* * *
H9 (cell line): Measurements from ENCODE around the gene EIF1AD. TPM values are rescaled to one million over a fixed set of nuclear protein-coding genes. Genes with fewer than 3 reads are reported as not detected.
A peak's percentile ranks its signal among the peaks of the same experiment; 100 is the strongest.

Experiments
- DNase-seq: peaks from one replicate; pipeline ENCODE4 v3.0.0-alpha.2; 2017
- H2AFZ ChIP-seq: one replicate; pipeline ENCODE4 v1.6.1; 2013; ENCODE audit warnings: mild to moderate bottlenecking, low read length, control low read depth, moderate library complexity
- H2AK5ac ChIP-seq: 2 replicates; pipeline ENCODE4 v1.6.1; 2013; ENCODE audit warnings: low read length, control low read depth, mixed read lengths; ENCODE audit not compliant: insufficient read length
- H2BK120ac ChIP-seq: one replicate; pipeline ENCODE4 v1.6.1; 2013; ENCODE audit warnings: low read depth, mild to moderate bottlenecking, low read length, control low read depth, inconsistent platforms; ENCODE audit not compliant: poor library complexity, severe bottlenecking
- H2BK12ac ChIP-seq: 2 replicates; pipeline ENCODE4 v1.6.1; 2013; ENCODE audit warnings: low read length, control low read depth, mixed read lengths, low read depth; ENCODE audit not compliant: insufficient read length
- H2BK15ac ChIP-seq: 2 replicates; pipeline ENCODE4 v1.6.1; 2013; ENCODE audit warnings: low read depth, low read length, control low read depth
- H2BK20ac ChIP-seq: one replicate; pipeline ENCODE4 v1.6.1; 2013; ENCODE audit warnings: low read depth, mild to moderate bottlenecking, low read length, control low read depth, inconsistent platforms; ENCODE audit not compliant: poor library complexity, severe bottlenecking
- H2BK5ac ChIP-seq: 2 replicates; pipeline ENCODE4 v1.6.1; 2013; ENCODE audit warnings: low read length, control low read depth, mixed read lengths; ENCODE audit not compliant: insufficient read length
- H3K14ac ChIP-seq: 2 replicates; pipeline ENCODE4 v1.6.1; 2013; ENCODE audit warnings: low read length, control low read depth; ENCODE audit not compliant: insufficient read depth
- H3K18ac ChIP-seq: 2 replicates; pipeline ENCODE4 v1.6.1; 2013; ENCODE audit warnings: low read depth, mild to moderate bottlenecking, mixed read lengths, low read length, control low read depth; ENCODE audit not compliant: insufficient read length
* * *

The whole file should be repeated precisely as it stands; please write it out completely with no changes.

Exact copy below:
H9 (cell line): Measurements from ENCODE around the gene EIF1AD. TPM values are rescaled to one million over a fixed set of nuclear protein-coding genes. Genes with fewer than 3 reads are reported as not detected.
A peak's percentile ranks its signal among the peaks of the same experiment; 100 is the strongest.

Experiments
- DNase-seq: peaks from one replicate; pipeline ENCODE4 v3.0.0-alpha.2; 2017
- H2AFZ ChIP-seq: one replicate; pipeline ENCODE4 v1.6.1; 2013; ENCODE audit warnings: mild to moderate bottlenecking, low read length, control low read depth, moderate library complexity
- H2AK5ac ChIP-seq: 2 replicates; pipeline ENCODE4 v1.6.1; 2013; ENCODE audit warnings: low read length, control low read depth, mixed read lengths; ENCODE audit not compliant: insufficient read length
- H2BK120ac ChIP-seq: one replicate; pipeline ENCODE4 v1.6.1; 2013; ENCODE audit warnings: low read depth, mild to moderate bottlenecking, low read length, control low read depth, inconsistent platforms; ENCODE audit not compliant: poor library complexity, severe bottlenecking
- H2BK12ac ChIP-seq: 2 replicates; pipeline ENCODE4 v1.6.1; 2013; ENCODE audit warnings: low read length, control low read depth, mixed read lengths, low read depth; ENCODE audit not compliant: insufficient read length
- H2BK15ac ChIP-seq: 2 replicates; pipeline ENCODE4 v1.6.1; 2013; ENCODE audit warnings: low read depth, low read length, control low read depth
- H2BK20ac ChIP-seq: one replicate; pipeline ENCODE4 v1.6.1; 2013; ENCODE audit warnings: low read depth, mild to moderate bottlenecking, low read length, control low read depth, inconsistent platforms; ENCODE audit not compliant: poor library complexity, severe bottlenecking
- H2BK5ac ChIP-seq: 2 replicates; pipeline ENCODE4 v1.6.1; 2013; ENCODE audit warnings: low read length, control low read depth, mixed read lengths; ENCODE audit not compliant: insufficient read length
- H3K14ac ChIP-seq: 2 replicates; pipeline ENCODE4 v1.6.1; 2013; ENCODE audit warnings: low read length, control low read depth; ENCODE audit not compliant: insufficient read depth
- H3K18ac ChIP-seq: 2 replicates; pipeline ENCODE4 v1.6.1; 2013; ENCODE audit warnings: low read depth, mild to moderate bottlenecking, mixed read lengths, low read length, control low read depth; ENCODE audit not compliant: insufficient read length